The 21-day rule is used as a basis for forming habits. According to the rule, it takes 21 days to form a habit. Refinery29’s Molly Longman debunks the 21-day rule, claiming it as a myth. According to them, the rule is a misinterpretation of Maxwell Maltz’ work in Psycho-Cybernatics. Matlz noticed that a patient would take 21 days to adjust to a change in their body (whether it was a nose job or amputation). It wasn’t 21 days exactly, but a minimum of 21 days. In addition to the misinterpretation, research also discredits this known rule, as Refinery29 details:
Research summarily discredits the “21-day rule.” Phillippa Lally, PhD, a senior researcher at University College London, published a study that found it actually takes an average of 66 days — more than two months – to form a habit. Lally also reported that the amount of time before a new behavior feels automatic can range between 18 and 254 days.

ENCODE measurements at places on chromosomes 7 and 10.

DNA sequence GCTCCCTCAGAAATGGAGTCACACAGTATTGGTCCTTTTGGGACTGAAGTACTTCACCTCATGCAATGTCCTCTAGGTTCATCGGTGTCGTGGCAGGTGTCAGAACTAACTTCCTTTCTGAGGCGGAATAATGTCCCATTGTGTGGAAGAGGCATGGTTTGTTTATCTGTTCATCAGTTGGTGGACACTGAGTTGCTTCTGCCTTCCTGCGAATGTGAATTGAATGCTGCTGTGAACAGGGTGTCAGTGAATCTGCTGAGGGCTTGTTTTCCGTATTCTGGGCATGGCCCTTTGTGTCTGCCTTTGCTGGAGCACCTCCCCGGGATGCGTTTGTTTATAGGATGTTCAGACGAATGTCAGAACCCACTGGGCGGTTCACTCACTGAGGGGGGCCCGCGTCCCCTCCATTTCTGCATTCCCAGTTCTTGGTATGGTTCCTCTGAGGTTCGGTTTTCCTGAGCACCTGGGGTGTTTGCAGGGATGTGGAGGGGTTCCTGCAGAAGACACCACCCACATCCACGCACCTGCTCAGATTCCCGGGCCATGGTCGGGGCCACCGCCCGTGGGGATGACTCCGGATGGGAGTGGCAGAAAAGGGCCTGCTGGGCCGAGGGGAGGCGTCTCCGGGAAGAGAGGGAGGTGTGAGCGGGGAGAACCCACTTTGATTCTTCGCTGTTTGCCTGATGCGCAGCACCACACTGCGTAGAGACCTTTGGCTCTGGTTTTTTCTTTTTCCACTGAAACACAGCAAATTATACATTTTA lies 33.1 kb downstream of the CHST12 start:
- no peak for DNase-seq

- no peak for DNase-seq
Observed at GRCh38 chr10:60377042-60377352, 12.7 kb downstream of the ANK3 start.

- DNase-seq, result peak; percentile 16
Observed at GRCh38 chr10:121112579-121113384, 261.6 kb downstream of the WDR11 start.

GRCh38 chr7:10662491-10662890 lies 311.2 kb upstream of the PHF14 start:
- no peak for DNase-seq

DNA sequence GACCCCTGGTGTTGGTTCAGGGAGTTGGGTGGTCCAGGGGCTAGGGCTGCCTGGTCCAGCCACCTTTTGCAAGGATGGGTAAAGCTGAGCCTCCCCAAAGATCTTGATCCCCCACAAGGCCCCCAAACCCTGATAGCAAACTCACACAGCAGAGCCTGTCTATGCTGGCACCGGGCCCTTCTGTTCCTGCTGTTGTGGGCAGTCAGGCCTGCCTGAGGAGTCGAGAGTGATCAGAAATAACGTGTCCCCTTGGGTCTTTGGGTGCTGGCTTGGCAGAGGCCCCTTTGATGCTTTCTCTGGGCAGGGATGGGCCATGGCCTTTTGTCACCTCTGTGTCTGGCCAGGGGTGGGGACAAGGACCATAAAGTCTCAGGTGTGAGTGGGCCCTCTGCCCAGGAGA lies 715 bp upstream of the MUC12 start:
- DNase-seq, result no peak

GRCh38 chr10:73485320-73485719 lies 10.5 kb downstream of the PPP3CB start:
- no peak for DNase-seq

“We don't really know what predicts the variation in times,” Lally says. But she does have a hunch: “It’s likely easier to consider that [a habit] feels automatic when it's a simpler behavior," Lally says. Drinking a glass of water in the morning requires less work than starting to exercise regularly, for example; so you may feel as though you're able to incorporate the former into your routine more quickly than the latter.
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